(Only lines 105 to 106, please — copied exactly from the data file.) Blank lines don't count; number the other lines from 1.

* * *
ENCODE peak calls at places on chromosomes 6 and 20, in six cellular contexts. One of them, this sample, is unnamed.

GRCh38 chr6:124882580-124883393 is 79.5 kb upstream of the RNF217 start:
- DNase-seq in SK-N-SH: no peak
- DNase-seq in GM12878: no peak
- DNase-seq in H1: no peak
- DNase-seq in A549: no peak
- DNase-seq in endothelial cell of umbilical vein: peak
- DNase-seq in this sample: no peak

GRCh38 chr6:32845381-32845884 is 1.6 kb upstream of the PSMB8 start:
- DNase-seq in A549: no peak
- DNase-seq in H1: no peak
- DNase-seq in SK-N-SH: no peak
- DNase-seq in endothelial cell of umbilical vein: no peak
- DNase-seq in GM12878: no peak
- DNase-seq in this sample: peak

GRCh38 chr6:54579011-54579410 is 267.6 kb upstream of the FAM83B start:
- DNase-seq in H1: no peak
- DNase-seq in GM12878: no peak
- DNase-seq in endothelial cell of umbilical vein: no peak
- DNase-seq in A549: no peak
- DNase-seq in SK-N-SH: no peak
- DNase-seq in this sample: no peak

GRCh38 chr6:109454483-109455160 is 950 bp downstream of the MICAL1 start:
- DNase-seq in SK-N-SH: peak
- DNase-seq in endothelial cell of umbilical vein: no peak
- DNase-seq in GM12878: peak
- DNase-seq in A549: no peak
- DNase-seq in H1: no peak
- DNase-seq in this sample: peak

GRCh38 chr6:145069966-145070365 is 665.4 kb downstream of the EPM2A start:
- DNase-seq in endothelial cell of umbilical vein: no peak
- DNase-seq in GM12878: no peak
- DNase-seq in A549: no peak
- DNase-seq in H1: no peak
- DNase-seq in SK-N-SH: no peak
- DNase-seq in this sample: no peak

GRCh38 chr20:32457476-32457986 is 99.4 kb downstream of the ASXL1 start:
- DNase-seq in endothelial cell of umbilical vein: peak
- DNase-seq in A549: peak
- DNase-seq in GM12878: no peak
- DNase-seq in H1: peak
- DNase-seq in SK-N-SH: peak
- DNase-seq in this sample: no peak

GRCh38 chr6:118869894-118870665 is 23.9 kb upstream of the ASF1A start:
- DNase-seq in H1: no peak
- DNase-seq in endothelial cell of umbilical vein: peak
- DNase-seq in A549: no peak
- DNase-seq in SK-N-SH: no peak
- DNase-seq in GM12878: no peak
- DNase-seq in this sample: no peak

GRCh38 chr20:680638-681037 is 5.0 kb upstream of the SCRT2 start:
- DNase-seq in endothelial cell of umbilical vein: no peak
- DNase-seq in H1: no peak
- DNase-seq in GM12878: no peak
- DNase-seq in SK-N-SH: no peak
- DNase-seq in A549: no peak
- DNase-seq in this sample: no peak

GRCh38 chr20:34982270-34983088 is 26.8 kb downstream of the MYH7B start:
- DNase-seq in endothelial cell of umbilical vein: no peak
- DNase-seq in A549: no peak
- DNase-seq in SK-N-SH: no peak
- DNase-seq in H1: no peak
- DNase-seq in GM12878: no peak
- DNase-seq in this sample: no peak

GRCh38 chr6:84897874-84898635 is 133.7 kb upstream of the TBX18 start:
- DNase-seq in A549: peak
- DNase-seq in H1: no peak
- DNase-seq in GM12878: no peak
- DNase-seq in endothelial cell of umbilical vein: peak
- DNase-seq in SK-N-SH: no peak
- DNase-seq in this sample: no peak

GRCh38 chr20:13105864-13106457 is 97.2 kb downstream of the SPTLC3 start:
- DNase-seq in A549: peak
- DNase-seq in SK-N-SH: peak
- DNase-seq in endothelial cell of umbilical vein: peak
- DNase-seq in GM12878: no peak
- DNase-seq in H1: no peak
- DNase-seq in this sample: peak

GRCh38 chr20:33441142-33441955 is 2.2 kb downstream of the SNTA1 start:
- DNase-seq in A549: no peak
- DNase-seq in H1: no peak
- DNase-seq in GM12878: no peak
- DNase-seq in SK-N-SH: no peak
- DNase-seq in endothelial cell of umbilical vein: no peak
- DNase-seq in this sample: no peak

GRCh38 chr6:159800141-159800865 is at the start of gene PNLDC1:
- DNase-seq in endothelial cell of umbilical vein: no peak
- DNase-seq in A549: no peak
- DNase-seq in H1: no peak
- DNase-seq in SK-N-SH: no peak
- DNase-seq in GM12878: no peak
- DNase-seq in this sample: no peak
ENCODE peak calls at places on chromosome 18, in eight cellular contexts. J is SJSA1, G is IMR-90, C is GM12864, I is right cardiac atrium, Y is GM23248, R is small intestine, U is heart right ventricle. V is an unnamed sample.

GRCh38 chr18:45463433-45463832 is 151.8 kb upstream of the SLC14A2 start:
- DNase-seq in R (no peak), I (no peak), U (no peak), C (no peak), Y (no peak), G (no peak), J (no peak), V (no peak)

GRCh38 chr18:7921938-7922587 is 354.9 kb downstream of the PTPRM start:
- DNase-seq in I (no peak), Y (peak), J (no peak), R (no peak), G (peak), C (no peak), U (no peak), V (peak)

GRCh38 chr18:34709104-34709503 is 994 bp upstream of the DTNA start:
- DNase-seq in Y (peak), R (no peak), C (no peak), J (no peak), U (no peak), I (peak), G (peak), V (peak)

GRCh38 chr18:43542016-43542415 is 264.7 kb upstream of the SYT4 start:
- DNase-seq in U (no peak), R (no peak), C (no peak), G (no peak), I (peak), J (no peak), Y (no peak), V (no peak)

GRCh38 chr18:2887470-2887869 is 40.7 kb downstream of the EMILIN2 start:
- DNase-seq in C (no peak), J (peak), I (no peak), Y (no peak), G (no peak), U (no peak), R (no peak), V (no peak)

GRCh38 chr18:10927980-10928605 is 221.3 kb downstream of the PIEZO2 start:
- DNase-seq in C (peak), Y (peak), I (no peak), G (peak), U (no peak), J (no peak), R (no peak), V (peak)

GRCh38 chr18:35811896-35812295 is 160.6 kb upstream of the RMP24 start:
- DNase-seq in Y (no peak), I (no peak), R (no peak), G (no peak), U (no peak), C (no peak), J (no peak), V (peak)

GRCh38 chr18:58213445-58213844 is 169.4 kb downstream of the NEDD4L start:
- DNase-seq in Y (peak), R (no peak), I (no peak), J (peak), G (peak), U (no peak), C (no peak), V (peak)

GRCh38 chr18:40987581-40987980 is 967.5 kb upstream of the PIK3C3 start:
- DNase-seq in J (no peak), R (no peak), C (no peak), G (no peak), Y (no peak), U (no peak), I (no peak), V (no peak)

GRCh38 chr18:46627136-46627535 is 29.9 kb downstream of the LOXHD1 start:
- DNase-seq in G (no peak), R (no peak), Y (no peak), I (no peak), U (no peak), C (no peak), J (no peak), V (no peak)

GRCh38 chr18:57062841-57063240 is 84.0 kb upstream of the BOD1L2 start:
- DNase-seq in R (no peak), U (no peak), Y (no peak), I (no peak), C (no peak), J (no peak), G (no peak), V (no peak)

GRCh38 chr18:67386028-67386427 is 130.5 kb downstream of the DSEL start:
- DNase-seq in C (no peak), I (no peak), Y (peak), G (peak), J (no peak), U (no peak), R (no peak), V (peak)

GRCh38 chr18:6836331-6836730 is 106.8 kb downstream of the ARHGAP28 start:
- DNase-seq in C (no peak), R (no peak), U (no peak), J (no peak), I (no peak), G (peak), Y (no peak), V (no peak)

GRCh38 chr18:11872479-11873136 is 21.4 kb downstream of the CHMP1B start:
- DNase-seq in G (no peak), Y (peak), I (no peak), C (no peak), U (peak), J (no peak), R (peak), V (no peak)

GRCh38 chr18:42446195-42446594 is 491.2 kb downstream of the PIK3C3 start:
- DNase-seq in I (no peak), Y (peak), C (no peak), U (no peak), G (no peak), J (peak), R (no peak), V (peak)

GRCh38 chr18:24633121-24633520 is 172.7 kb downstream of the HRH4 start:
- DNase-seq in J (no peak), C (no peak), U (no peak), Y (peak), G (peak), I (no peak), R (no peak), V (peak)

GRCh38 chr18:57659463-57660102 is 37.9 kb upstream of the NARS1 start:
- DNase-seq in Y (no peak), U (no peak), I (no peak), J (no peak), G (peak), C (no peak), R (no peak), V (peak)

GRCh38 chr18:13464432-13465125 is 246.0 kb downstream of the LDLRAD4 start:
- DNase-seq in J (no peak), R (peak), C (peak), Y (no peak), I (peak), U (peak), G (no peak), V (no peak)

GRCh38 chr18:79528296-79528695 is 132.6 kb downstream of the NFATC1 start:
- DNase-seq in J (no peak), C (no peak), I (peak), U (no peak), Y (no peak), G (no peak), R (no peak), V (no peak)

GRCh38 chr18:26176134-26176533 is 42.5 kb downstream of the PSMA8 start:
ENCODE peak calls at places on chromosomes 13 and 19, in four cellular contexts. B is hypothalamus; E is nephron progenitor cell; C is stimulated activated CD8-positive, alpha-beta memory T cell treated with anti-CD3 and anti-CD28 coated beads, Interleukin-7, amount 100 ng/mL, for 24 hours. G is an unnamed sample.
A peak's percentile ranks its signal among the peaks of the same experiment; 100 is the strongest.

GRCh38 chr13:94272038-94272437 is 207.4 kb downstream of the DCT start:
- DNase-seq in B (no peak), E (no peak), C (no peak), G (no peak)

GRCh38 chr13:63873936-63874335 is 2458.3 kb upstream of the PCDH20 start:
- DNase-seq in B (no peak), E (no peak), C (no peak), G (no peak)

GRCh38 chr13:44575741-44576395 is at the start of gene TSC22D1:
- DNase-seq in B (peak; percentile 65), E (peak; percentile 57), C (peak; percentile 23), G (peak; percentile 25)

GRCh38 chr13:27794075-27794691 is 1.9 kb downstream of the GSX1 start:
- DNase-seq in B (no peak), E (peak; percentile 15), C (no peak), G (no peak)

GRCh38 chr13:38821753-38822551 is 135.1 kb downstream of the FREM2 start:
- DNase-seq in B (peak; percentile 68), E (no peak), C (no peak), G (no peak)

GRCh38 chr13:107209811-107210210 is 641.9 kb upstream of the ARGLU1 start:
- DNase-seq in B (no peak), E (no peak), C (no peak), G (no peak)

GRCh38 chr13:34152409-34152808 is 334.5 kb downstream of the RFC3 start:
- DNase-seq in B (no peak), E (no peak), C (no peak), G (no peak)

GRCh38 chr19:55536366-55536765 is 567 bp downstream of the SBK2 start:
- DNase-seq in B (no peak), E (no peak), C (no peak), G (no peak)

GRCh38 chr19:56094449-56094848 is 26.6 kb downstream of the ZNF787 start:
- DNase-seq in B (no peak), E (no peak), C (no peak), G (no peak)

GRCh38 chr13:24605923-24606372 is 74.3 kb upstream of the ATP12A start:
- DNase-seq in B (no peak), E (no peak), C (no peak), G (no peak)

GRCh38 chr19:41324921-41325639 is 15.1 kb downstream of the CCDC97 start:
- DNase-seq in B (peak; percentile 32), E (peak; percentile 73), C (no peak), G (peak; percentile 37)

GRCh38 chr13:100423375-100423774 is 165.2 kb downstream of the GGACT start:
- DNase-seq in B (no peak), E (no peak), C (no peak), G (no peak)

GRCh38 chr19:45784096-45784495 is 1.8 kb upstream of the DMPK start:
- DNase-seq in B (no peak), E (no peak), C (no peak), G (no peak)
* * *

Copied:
- DNase-seq in C (peak), Y (peak), I (no peak), G (peak), U (no peak), J (no peak), R (no peak), V (peak)

GRCh38 chr18:35811896-35812295 is 160.6 kb upstream of the RMP24 start: